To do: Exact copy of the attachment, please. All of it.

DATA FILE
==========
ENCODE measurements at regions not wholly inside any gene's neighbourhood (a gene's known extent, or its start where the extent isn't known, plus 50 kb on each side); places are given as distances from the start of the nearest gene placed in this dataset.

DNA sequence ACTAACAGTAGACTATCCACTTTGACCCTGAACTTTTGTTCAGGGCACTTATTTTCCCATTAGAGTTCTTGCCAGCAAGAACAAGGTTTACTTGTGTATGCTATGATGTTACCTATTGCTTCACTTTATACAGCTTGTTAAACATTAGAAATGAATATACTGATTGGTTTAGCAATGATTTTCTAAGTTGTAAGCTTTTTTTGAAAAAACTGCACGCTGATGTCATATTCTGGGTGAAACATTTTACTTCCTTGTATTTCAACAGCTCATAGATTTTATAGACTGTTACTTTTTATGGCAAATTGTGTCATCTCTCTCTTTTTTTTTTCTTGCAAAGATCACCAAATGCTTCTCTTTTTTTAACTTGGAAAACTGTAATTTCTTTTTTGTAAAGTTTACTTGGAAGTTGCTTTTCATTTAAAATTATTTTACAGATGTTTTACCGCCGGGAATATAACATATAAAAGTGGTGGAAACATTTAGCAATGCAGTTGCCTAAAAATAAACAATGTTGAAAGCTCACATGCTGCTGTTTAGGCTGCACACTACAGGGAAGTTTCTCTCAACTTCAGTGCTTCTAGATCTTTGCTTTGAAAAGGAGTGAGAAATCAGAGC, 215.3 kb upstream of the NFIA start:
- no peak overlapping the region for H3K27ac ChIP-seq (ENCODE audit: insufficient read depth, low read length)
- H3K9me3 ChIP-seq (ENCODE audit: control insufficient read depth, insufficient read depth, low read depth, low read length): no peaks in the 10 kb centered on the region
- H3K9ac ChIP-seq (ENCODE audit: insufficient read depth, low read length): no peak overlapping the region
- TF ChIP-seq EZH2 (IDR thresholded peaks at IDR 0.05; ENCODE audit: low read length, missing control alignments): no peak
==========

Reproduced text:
ENCODE measurements at regions not wholly inside any gene's neighbourhood (a gene's known extent, or its start where the extent isn't known, plus 50 kb on each side); places are given as distances from the start of the nearest gene placed in this dataset.

DNA sequence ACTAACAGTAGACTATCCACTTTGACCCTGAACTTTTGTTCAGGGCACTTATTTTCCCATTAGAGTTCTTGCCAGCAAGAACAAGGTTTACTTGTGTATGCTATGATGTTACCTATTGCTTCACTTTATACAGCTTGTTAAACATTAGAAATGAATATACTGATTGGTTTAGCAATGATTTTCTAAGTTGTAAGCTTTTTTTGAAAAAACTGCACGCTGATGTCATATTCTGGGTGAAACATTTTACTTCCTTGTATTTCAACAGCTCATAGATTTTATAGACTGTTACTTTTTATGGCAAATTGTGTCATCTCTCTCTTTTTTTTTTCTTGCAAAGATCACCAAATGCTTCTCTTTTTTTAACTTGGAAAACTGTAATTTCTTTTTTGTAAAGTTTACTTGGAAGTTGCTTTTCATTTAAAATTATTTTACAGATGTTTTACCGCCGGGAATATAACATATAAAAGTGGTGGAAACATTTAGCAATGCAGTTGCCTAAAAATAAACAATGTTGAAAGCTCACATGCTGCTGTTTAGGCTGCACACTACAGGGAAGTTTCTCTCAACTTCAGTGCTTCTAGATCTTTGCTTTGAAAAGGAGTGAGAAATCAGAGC, 215.3 kb upstream of the NFIA start:
- no peak overlapping the region for H3K27ac ChIP-seq (ENCODE audit: insufficient read depth, low read length)
- H3K9me3 ChIP-seq (ENCODE audit: control insufficient read depth, insufficient read depth, low read depth, low read length): no peaks in the 10 kb centered on the region
- H3K9ac ChIP-seq (ENCODE audit: insufficient read depth, low read length): no peak overlapping the region
- TF ChIP-seq EZH2 (IDR thresholded peaks at IDR 0.05; ENCODE audit: low read length, missing control alignments): no peak